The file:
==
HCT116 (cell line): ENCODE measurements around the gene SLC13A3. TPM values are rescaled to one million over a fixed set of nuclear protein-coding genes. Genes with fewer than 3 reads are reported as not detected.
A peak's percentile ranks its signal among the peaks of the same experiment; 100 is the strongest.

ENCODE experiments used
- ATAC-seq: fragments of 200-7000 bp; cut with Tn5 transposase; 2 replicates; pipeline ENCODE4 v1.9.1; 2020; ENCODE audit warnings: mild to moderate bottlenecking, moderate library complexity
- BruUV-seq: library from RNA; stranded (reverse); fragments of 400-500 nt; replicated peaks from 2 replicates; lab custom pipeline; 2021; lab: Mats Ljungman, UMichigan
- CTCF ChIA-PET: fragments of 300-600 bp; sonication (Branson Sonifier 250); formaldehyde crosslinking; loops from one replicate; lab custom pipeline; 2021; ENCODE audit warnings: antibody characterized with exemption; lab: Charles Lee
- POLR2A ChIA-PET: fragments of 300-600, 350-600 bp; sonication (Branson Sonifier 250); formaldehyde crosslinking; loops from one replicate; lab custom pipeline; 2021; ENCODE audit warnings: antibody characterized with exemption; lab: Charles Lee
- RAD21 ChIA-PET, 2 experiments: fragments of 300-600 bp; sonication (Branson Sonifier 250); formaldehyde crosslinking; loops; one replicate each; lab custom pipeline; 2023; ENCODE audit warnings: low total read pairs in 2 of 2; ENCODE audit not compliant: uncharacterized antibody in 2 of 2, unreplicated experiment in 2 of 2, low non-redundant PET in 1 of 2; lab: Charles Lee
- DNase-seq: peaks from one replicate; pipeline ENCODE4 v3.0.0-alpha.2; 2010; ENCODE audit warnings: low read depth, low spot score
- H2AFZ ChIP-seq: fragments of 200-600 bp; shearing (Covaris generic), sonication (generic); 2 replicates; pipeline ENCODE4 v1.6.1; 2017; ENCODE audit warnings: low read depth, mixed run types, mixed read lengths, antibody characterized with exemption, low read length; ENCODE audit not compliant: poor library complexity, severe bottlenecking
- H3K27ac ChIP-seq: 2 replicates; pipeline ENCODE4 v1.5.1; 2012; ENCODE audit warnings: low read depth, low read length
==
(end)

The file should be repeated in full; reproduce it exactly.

HCT116 (cell line): ENCODE measurements around the gene SLC13A3. TPM values are rescaled to one million over a fixed set of nuclear protein-coding genes. Genes with fewer than 3 reads are reported as not detected.
A peak's percentile ranks its signal among the peaks of the same experiment; 100 is the strongest.

ENCODE experiments used
- ATAC-seq: fragments of 200-7000 bp; cut with Tn5 transposase; 2 replicates; pipeline ENCODE4 v1.9.1; 2020; ENCODE audit warnings: mild to moderate bottlenecking, moderate library complexity
- BruUV-seq: library from RNA; stranded (reverse); fragments of 400-500 nt; replicated peaks from 2 replicates; lab custom pipeline; 2021; lab: Mats Ljungman, UMichigan
- CTCF ChIA-PET: fragments of 300-600 bp; sonication (Branson Sonifier 250); formaldehyde crosslinking; loops from one replicate; lab custom pipeline; 2021; ENCODE audit warnings: antibody characterized with exemption; lab: Charles Lee
- POLR2A ChIA-PET: fragments of 300-600, 350-600 bp; sonication (Branson Sonifier 250); formaldehyde crosslinking; loops from one replicate; lab custom pipeline; 2021; ENCODE audit warnings: antibody characterized with exemption; lab: Charles Lee
- RAD21 ChIA-PET, 2 experiments: fragments of 300-600 bp; sonication (Branson Sonifier 250); formaldehyde crosslinking; loops; one replicate each; lab custom pipeline; 2023; ENCODE audit warnings: low total read pairs in 2 of 2; ENCODE audit not compliant: uncharacterized antibody in 2 of 2, unreplicated experiment in 2 of 2, low non-redundant PET in 1 of 2; lab: Charles Lee
- DNase-seq: peaks from one replicate; pipeline ENCODE4 v3.0.0-alpha.2; 2010; ENCODE audit warnings: low read depth, low spot score
- H2AFZ ChIP-seq: fragments of 200-600 bp; shearing (Covaris generic), sonication (generic); 2 replicates; pipeline ENCODE4 v1.6.1; 2017; ENCODE audit warnings: low read depth, mixed run types, mixed read lengths, antibody characterized with exemption, low read length; ENCODE audit not compliant: poor library complexity, severe bottlenecking
- H3K27ac ChIP-seq: 2 replicates; pipeline ENCODE4 v1.5.1; 2012; ENCODE audit warnings: low read depth, low read length